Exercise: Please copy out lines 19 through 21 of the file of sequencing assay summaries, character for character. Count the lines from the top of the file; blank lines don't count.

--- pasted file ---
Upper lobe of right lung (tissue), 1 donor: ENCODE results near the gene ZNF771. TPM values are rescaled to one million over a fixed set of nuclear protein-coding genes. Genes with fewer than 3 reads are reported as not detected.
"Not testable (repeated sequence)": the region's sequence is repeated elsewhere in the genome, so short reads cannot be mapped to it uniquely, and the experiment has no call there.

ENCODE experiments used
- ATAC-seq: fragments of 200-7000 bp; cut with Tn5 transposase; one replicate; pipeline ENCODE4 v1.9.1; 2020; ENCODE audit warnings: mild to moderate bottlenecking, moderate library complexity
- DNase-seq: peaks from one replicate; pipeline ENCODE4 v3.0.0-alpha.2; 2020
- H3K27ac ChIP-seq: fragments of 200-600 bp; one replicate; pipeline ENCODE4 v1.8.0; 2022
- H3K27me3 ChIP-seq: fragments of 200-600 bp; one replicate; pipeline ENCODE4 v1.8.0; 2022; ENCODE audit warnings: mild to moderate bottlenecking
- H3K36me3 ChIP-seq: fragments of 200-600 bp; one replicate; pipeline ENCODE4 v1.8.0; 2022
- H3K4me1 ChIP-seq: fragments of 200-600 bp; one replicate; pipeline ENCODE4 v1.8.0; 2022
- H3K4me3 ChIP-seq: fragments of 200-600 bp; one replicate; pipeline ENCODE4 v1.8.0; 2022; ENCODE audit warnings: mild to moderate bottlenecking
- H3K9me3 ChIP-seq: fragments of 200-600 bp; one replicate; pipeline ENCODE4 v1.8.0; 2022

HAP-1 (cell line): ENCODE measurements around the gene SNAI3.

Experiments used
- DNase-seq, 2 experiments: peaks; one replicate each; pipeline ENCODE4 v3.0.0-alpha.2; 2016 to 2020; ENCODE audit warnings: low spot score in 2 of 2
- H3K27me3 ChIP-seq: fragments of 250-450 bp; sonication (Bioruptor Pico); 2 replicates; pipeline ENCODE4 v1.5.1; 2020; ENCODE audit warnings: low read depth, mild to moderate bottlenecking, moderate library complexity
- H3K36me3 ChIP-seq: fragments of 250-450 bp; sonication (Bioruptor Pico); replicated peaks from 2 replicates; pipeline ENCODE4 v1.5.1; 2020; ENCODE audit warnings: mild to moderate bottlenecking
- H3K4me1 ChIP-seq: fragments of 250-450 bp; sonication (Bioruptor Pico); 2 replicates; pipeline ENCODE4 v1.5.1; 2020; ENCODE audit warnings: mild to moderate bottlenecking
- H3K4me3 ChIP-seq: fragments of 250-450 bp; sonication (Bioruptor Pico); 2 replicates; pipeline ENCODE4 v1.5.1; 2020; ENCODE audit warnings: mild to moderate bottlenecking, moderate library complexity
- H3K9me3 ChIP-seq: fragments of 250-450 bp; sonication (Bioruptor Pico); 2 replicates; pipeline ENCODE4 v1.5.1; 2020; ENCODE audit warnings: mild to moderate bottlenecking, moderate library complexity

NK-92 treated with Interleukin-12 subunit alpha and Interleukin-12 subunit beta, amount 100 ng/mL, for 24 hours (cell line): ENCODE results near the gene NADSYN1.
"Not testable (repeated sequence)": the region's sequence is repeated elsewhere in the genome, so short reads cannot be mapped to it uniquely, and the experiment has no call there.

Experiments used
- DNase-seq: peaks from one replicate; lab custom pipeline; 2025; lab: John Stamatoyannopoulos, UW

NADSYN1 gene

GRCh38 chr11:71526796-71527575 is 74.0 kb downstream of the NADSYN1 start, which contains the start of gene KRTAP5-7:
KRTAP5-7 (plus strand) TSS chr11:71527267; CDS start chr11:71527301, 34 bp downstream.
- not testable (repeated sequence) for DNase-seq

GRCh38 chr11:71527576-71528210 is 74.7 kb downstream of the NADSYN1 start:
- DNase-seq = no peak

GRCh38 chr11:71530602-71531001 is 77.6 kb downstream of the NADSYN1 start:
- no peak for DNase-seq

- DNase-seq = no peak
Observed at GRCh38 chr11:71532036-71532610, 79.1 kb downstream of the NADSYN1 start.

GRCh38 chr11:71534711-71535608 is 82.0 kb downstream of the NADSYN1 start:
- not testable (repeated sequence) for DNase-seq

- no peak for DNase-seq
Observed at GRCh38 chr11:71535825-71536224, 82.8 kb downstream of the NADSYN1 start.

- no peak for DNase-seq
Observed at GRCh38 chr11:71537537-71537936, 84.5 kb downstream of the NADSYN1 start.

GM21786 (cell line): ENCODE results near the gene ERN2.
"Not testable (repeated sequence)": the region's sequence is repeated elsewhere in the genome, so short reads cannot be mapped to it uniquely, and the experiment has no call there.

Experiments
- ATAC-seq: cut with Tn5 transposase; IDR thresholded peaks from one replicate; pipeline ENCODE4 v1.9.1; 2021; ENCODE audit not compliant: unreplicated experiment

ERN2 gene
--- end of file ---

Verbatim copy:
- H3K9me3 ChIP-seq: fragments of 250-450 bp; sonication (Bioruptor Pico); 2 replicates; pipeline ENCODE4 v1.5.1; 2020; ENCODE audit warnings: mild to moderate bottlenecking, moderate library complexity

NK-92 treated with Interleukin-12 subunit alpha and Interleukin-12 subunit beta, amount 100 ng/mL, for 24 hours (cell line): ENCODE results near the gene NADSYN1.
"Not testable (repeated sequence)": the region's sequence is repeated elsewhere in the genome, so short reads cannot be mapped to it uniquely, and the experiment has no call there.